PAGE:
67


OF THE PUNISHMENT THAT FELL ON LOKI


Many evil deeds had Loki done, but the triumph of all his malice was the death of Baldur the Good. And such was the anger of the gods against him after this that Loki fled from Asgard and hid himself in the mountains.

And he built himself a dwelling with four doors, so that he could keep watch on everything around him. And a great terror was ever upon him, for he knew not how to hide him from the eyes of Odin and the gods. Often in the daytime he changed himself into a salmon, and hid under the water of a cascade. And he used his cunning and wit first to find out what the gods were doing in order to catch him, and then to defeat their plans.

And on a day, Loki sat in his dwelling and began to make a net from flax and yarn, such as fishermen now use. And Odin sat on his high throne and looked out over the world, and presently he espied the treacherous god in his hiding-place. And Odin called

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the gods together, and they hastened to capture Loki before he should he aware of their coming.

But Loki saw them approaching, and he threw his net into the fire and ran and threw himself into the river, taking upon him the form of a salmon. And the gods came to his dwelling-place and found him not; but one, more observant than the rest, saw the smouldering remains of the net, and told them that it was a device for catching fish.

Then the gods sat down and made themselves a net after the pattern of the one in the ashes. And when it was finished, Thor took one end, and all the gods took hold of the other end, and they cast it into the river where Loki was hiding. And they dragged the net along, but Loki was not caught in it, for he had crawled between two stones. Yet, when the gods drew the net out again, they knew that some living thing had touched the meshes, and they guessed it must be Loki. So they cast the net in again, this time heavily weighting it, so that it raked all the bed of the river.

And the gods saw a great salmon leap over the net, and they pursued him towards the sea. And Loki, not wishing to be driven out to the sea, tried to leap over the net again, but Thor, who had thrown himself into the river, caught him in his hand. And Loki, the salmon, struggled violently, and being extremely slippery, it seemed that he would slide from Thorís hand, but Thor held him fast by the tail, and ever since then the tail of the salmon has been fine and thin.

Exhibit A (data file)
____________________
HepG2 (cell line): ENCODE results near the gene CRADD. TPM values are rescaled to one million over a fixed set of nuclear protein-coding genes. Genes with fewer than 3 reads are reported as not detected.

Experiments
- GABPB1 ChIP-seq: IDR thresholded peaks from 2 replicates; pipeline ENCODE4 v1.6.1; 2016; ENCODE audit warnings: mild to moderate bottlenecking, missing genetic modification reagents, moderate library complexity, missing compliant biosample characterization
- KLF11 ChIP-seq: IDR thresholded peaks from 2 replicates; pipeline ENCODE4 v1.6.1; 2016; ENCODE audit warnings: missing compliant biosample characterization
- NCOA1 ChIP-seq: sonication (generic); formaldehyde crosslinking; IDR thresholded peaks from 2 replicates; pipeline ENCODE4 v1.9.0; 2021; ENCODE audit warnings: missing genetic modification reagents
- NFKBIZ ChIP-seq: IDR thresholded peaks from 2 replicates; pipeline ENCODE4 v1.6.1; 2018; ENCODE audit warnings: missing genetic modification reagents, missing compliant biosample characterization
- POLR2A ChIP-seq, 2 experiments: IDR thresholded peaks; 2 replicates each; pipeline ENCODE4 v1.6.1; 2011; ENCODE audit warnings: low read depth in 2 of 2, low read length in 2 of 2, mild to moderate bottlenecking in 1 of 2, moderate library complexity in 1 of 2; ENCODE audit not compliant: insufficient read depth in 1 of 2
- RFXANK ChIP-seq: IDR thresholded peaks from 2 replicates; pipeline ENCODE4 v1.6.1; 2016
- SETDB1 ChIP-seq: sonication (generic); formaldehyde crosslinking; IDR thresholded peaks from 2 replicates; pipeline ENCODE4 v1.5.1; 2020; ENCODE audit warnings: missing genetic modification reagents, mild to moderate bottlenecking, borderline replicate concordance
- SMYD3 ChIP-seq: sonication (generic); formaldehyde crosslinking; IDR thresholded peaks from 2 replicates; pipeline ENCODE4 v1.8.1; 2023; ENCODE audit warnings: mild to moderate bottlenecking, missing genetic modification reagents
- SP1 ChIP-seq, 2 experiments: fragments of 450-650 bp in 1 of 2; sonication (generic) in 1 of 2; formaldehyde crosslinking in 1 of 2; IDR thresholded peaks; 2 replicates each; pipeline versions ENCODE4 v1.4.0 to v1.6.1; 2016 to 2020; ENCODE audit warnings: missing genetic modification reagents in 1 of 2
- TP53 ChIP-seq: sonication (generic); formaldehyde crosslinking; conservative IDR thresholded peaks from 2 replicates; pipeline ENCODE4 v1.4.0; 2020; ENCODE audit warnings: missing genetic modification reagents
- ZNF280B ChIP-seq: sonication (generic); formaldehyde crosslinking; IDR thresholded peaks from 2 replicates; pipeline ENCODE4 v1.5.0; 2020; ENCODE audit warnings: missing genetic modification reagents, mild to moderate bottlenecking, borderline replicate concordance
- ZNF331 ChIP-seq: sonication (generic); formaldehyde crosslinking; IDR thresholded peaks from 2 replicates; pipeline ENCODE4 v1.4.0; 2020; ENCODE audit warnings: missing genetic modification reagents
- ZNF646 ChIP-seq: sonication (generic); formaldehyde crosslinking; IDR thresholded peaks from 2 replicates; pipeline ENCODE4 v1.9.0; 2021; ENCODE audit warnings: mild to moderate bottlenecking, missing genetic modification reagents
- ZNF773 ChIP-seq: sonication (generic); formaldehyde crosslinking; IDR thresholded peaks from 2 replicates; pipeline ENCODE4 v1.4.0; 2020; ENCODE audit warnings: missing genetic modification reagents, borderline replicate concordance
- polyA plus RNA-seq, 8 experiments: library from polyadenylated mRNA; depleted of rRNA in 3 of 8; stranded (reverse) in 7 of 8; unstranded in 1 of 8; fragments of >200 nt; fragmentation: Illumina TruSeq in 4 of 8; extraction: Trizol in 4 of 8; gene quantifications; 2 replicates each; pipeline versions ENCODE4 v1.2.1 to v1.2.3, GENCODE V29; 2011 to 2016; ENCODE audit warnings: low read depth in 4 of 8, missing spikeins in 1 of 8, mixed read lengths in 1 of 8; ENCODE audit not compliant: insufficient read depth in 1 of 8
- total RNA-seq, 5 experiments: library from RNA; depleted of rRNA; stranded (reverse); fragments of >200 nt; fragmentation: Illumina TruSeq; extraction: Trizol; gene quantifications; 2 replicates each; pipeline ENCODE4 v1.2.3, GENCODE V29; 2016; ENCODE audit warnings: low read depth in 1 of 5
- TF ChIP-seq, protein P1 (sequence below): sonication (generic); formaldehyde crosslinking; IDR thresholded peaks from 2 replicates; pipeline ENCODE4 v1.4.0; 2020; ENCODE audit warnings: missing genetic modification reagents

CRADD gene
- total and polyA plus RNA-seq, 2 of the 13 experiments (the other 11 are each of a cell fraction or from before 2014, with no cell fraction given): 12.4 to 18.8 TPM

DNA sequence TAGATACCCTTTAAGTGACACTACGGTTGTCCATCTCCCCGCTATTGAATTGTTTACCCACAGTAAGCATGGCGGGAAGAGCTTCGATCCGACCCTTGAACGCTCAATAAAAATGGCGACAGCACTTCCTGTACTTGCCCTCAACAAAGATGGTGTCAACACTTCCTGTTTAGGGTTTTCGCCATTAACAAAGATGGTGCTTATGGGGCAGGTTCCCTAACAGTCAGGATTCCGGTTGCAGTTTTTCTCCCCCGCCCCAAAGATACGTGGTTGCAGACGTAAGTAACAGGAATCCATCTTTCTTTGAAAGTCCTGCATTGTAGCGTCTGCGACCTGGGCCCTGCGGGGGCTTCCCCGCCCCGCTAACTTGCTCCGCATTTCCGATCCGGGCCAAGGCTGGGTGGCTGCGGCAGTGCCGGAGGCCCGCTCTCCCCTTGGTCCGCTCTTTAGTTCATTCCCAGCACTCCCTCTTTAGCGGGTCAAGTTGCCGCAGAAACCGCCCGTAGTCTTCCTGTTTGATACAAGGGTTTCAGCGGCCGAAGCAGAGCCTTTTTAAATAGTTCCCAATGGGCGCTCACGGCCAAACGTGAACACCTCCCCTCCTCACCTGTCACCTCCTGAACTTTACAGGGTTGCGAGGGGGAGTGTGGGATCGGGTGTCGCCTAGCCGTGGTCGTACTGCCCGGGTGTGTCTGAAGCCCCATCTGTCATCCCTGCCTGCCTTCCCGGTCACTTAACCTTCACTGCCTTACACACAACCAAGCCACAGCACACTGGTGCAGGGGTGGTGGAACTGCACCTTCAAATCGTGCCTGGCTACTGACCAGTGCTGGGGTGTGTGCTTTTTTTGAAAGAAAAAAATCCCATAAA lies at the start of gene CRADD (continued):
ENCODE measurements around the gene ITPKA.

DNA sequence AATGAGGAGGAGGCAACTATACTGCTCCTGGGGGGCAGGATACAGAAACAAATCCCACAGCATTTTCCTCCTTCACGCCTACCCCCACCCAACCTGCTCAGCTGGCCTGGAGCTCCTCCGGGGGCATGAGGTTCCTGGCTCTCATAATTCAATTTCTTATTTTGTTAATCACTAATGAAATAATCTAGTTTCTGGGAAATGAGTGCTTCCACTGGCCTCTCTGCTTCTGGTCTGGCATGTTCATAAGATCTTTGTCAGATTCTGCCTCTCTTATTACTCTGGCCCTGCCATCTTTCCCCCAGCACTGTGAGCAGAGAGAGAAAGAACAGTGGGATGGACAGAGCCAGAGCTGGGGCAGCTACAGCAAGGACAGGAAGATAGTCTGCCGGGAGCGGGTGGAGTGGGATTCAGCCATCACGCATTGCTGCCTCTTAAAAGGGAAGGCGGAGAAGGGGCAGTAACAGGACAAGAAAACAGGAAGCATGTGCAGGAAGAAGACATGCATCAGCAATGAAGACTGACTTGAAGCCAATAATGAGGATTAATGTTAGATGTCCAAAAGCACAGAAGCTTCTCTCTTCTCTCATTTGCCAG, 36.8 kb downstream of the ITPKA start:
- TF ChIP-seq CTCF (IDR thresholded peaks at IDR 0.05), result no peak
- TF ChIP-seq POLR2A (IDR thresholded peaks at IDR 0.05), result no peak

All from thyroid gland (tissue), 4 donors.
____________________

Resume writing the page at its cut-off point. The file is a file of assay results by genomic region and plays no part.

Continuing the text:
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Siguna stood over him, and caught in thr cup the drops of venom (P. 71)

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And the gods felt no pity for the wicked Loki who had caused them so much suffering, and they dragged him to a cavern and bound him to three sharp-pointed rocks. And the goddess Skadi hung a serpent over him in such a way that his venom should fall upon Lokiís face drop by drop. But one there was still who had pity for the god in his misery, that was his wife Siguna, who, from that time, stood ever by him, and caught in a cup the drops of venom as they fell from the serpent, emptying it when it became full. But while she emptied it, the drops fell upon Loki, and he howled with horror, and struggled so violently that all the earth shook. And that is the reason for what men call earthquakes.

And in that cavern must Loki lie till those days shall come to pass which have been long foretold, when he shall range himself on the side of those who shall bring about the doom of the gods, and they and Heaven and Earth and all men shall pass away.